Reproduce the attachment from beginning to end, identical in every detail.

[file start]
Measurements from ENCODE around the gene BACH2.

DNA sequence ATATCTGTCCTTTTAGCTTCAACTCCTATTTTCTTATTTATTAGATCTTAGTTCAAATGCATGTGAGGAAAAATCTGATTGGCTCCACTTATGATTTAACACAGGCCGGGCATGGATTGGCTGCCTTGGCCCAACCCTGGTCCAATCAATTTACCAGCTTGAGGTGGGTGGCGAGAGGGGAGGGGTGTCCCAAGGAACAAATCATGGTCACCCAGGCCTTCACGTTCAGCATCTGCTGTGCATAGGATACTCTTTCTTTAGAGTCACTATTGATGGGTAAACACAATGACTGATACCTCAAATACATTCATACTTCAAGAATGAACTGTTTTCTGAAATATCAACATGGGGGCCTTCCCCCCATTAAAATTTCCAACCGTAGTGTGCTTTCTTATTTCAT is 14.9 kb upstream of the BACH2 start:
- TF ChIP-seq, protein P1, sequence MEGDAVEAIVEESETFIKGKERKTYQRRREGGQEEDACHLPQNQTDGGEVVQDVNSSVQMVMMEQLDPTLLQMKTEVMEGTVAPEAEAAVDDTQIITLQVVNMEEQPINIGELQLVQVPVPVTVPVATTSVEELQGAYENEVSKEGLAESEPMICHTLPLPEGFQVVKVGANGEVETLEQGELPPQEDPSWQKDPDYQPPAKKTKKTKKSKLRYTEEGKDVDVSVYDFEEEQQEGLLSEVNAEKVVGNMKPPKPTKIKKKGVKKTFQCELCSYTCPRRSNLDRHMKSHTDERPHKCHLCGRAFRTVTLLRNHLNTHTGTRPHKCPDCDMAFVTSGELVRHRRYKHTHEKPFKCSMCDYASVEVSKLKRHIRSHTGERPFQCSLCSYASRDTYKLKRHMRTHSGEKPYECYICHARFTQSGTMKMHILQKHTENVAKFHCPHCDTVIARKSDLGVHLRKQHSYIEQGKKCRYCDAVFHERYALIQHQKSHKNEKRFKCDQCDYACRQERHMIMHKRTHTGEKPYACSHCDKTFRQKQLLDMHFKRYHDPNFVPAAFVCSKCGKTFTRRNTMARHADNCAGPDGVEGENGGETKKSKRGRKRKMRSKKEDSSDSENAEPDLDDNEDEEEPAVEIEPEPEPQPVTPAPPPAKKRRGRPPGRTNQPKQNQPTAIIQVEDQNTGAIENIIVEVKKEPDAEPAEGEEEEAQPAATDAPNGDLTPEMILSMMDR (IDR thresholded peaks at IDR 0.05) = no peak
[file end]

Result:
Measurements from ENCODE around the gene BACH2.

DNA sequence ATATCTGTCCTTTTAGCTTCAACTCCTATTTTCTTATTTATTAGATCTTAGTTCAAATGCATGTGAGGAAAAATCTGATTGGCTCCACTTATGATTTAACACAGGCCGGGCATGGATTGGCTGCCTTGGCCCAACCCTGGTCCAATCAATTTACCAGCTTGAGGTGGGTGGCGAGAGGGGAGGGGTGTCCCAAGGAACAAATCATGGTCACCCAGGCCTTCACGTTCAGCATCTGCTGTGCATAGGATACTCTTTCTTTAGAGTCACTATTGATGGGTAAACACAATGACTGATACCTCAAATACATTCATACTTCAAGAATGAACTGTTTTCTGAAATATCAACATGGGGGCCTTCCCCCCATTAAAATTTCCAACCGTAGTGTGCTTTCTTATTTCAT is 14.9 kb upstream of the BACH2 start:
- TF ChIP-seq, protein P1, sequence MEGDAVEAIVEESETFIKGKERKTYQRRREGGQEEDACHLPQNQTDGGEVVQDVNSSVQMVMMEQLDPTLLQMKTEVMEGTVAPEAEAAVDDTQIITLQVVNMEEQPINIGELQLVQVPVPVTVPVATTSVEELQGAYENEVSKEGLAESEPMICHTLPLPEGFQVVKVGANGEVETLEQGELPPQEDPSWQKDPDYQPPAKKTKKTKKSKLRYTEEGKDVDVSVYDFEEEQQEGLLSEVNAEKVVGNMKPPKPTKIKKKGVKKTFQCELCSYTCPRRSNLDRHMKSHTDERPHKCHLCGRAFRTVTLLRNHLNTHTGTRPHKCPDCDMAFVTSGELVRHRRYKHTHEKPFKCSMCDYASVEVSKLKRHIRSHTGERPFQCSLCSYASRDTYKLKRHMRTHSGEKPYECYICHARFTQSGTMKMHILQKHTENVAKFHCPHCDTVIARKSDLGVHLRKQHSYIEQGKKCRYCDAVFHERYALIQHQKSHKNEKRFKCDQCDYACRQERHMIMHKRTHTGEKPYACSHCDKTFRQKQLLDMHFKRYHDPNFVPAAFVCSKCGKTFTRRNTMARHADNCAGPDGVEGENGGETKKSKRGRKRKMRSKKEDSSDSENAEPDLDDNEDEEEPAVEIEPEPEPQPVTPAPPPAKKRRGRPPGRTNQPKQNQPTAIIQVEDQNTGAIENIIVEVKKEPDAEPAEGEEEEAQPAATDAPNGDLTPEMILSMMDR (IDR thresholded peaks at IDR 0.05) = no peak